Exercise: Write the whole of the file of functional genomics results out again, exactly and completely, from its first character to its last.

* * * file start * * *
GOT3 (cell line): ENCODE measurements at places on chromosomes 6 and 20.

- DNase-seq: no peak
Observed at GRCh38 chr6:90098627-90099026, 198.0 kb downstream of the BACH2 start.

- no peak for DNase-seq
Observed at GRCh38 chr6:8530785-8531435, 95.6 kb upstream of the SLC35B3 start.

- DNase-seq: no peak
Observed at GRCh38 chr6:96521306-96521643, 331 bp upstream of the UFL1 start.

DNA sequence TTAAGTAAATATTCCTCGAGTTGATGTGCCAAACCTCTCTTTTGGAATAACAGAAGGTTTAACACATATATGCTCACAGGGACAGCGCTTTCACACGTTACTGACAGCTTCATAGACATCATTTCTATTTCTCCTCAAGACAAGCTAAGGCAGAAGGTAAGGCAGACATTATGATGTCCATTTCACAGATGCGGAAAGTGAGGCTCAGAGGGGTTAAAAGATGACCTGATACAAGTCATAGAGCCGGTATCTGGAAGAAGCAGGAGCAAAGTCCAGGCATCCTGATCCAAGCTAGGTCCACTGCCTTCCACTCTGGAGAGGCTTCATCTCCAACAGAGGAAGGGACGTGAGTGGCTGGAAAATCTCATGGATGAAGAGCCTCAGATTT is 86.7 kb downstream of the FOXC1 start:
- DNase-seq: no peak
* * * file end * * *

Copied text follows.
GOT3 (cell line): ENCODE measurements at places on chromosomes 6 and 20.

- DNase-seq: no peak
Observed at GRCh38 chr6:90098627-90099026, 198.0 kb downstream of the BACH2 start.

- no peak for DNase-seq
Observed at GRCh38 chr6:8530785-8531435, 95.6 kb upstream of the SLC35B3 start.

- DNase-seq: no peak
Observed at GRCh38 chr6:96521306-96521643, 331 bp upstream of the UFL1 start.

DNA sequence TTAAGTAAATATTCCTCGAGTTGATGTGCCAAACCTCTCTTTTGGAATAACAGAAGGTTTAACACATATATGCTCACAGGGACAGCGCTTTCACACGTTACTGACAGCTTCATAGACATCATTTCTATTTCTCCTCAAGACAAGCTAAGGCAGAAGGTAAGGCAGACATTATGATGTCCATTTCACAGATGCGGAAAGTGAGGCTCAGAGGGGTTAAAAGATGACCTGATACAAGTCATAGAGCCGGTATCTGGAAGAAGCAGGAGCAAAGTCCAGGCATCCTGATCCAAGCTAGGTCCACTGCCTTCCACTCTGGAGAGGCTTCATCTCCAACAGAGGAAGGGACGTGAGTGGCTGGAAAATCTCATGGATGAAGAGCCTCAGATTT is 86.7 kb downstream of the FOXC1 start:
- DNase-seq: no peak